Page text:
An updated systematic review and meta-analysis of the efficacy of HPV vaccines revealed compelling evidence for the considerable effect of HPV vaccination programs on HPV infections and cervical intraepithelial neoplasia grade 2+ (CIN2+) among girls and women, and on anogenital warts diagnoses among girls, women, boys, and men. The review, published in The Lancet, included data from 60 million individuals and up to 8 years of post-vaccination follow-up.
Embase and MEDLINE searches turned up 1702 eligible articles published between February 2014 and October 2018. Included in these were 65 articles from 14 high-income countries, 23 of which investigated HPV infection, 29 anogenital warts, and 13 investigated CIN2+.
In the 5 to 8 years following the introduction of HPV vaccines, the prevalence of HPV 16 and 18 decreased significantly by 83% among girls aged 13 to 19 years and women aged 20 to 24 years (relative risk [RR] 0.17; 95% CI, 0.11-0.25) and 66% (RR, 0.34; 95% CI, 0.23-0.49), respectively. Prevalence of HPV 31, 33, and 45 also decreased significantly by 54% (RR, 0.46; 95% CI, 0.33-0.66) among girls aged 13 to 19 years. Diagnoses of anogenital warts dropped significantly by 67% (RR, 0.33; 95% CI, 0.24-0.46) among girls aged 15 to 19 years, by 54% (RR, 0.46; 95% CI, 0.36-0.60) among women aged 20 to 24 years, and by 31% (RR, 0.69; 95% CI, 0.53-0.89) among women aged 25 to 29 years. In boys aged 15 to 19 years, anogenital warts diagnoses decreased significantly by 48% (RR, 0.52; 95% CI, 0.37-0.75) and by 32% (RR, 0.68; 95% CI, 0.47-0.98) among men aged 20 to 24 years.
Among the girls aged 15 to 19 years and women aged 20 to 24 years, investigators observed that CIN2+ decreased significantly in the period of 5 to 9 years after vaccination by 51% (RR, 0.49; 95% CI, 0.42-0.58) and 31% (RR, 0.69; 95% CI, 0.57-0.84), respectively.
Investigators noted that CIN2+ surveillance data should to be interpreted with caution as the largest and fastest reductions were observed in the cohort between age 15 and 19 years, an age group not generally recommended for screening and in which the percentage of patients screened is declining. Further, it has been shown that participation in cervical screening and vaccination uptake are associated with the same sociodemographic factors, meaning that in some settings coverage among screened individuals may be different and possibly higher compared with country-level and regional-level vaccination coverage. In addition, there have been recent changes in screening recommendations, clinical management recommendations, and participation documented in several countries surrounding the introduction of vaccines.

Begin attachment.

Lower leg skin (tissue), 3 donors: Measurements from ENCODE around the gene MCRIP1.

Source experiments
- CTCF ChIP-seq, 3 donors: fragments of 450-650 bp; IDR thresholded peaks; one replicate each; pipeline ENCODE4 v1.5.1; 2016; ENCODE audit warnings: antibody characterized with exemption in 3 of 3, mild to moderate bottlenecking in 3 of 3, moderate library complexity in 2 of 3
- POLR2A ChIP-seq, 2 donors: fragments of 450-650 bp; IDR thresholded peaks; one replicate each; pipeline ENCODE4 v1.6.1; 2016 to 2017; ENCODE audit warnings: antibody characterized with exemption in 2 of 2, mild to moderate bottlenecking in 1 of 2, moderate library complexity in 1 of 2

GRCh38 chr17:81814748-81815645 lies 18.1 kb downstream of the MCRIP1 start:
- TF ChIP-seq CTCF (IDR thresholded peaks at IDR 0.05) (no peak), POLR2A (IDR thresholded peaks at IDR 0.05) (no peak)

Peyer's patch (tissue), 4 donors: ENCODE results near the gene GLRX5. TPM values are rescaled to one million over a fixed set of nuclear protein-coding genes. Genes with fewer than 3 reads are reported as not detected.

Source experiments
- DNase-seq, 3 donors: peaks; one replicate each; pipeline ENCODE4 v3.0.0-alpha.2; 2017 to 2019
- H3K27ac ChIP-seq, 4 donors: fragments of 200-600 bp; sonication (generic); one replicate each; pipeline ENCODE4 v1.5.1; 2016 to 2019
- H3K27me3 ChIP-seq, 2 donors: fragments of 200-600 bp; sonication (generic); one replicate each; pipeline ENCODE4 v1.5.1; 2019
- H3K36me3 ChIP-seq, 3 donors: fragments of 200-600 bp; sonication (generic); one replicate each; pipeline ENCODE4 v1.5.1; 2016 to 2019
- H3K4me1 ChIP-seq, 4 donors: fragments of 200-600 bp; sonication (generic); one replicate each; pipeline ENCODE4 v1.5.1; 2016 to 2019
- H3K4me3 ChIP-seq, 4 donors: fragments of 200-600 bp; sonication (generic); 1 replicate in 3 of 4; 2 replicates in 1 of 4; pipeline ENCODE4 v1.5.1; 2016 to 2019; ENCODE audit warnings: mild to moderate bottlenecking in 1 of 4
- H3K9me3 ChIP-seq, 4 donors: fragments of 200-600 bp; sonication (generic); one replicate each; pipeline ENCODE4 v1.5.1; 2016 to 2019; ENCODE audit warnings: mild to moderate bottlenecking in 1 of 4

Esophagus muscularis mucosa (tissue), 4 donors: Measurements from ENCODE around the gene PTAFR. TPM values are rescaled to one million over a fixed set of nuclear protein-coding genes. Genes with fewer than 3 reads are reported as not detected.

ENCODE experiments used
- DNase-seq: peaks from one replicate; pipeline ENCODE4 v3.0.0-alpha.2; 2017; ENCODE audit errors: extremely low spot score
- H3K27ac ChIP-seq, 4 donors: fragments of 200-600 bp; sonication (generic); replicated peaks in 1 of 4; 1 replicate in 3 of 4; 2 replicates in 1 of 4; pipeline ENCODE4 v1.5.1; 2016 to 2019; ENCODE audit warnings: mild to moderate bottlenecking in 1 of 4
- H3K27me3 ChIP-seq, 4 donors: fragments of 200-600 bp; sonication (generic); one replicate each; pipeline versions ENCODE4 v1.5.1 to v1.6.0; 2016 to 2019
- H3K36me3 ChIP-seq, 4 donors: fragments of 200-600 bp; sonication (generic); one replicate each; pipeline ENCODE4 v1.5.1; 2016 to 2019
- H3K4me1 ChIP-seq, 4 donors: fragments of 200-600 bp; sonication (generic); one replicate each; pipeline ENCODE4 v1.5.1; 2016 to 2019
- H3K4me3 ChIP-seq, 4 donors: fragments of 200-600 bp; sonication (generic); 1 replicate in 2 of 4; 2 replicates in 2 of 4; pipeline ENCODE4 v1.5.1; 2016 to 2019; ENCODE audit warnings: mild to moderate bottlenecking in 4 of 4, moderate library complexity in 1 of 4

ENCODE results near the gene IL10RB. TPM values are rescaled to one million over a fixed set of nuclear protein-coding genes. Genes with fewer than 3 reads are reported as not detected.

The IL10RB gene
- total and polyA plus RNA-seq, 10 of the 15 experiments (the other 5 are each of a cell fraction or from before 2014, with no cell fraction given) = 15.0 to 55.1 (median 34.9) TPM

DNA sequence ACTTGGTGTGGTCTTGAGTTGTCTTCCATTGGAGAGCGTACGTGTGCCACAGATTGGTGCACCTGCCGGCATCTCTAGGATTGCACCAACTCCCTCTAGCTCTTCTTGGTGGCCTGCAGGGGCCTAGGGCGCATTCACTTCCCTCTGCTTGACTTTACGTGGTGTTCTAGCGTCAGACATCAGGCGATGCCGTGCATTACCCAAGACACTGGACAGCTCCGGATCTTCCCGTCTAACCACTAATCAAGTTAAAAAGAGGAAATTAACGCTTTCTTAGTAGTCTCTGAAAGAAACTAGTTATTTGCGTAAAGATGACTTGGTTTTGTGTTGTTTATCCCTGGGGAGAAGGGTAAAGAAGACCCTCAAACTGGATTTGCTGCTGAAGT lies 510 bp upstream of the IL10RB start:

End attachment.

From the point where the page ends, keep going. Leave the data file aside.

Caution is also recommended in interpretation of the results due to several study limitations, including that causality between HPV vaccination and the observed changes in HPV-related end points cannot be concluded definitively. In addition, the number of studies available for each HPV-related end point was too small for a multivariate meta-regression analyses that simultaneously considered the influence of different program characteristics or study designs. Further, the number of studies available in each category was limited and all studies identified in the systematic review were from high-income countries.
Investigators concluded that their results, “show compelling evidence of the substantial [effect] of three dose girls-only HPV vaccination programmes with the quadrivalent or bivalent vaccines on infections by HPV 16 and 18 and HPV 31, 33, and 45 as a group, anogenital wart diagnoses, and CIN2+ among women.” They further found evidence of herd effects among boys and older women.
The investigators recommended that, “these results should be considered within the rapidly changing landscape of HPV vaccination, with several countries recently switching to two-dose schedules, gender neutral vaccination, and the nonavalent vaccine, and with research examining one-dose HPV vaccination, two-dose vaccination in older populations, and cervical cancer elimination strategies.” It will also be crucial, according to the investigators, to monitor the population-level effects of vaccination in low- and middle-income countries to understand the full effect of changes in vaccine strategies and to quantify these effects.
Drolet M, Bénard É, Pérez N, Brisson M, HPV Vaccination Impact Study Group. Population-level impact and herd effects following the introduction of human papillomavirus vaccination programmes: updated systematic review and meta-analysis [published online June 26 2019]. Lancet. doi:10.1016/S0140-6736(19)30298-3